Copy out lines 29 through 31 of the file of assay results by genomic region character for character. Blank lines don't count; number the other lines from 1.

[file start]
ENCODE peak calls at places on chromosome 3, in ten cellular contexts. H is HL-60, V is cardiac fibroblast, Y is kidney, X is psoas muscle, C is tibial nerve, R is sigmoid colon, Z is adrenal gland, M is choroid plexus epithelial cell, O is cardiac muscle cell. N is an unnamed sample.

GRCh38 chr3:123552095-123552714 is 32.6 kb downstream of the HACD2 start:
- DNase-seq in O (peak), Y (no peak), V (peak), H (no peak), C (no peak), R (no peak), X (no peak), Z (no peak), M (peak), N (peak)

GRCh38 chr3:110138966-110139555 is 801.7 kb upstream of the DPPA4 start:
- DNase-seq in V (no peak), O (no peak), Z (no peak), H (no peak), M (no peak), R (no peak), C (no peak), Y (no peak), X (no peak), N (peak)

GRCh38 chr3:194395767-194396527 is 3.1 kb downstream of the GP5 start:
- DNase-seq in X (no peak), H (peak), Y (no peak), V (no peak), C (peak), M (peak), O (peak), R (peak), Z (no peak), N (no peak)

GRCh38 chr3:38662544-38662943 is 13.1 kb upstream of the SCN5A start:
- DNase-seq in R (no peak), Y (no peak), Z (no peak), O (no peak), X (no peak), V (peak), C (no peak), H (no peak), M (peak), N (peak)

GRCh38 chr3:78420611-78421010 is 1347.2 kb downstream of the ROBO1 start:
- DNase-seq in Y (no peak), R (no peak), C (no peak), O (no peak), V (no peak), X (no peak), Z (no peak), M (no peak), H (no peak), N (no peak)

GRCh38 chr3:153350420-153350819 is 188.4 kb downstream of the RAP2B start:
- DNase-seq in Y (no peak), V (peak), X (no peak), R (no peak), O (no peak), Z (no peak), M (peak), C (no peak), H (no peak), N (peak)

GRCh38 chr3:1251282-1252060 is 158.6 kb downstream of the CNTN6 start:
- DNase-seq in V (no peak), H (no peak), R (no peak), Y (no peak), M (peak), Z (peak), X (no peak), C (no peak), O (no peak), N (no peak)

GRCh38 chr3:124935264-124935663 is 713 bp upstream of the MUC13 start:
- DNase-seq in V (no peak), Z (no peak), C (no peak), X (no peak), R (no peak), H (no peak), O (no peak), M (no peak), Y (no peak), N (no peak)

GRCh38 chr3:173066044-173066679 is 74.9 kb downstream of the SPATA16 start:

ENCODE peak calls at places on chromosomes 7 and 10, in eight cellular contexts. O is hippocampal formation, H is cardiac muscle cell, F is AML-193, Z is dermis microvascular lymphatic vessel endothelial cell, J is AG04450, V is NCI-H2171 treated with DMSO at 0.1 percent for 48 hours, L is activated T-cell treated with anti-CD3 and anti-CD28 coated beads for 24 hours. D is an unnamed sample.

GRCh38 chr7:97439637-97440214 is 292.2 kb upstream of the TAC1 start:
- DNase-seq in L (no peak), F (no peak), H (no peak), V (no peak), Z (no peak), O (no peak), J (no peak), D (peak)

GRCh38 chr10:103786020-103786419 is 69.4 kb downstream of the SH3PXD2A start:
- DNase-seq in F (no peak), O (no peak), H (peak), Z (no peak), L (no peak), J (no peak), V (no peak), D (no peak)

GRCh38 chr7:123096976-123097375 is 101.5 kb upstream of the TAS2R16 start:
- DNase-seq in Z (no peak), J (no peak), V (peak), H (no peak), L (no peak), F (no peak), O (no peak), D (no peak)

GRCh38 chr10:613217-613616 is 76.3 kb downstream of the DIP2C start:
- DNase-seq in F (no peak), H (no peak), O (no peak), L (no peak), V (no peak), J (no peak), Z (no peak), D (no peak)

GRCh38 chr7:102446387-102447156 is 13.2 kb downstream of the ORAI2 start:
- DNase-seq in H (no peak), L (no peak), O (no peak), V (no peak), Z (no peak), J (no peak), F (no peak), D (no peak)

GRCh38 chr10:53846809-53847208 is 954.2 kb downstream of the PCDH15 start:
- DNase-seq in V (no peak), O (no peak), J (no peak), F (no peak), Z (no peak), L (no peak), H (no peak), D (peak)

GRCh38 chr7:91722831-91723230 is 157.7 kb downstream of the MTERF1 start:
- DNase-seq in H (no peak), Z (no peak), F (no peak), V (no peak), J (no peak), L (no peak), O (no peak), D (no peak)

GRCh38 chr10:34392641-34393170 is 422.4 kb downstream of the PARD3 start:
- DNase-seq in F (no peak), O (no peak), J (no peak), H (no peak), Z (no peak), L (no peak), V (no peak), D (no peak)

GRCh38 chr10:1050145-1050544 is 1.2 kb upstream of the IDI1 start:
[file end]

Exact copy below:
- DNase-seq in H (no peak), L (no peak), O (no peak), V (no peak), Z (no peak), J (no peak), F (no peak), D (no peak)

GRCh38 chr10:53846809-53847208 is 954.2 kb downstream of the PCDH15 start:
- DNase-seq in V (no peak), O (no peak), J (no peak), F (no peak), Z (no peak), L (no peak), H (no peak), D (peak)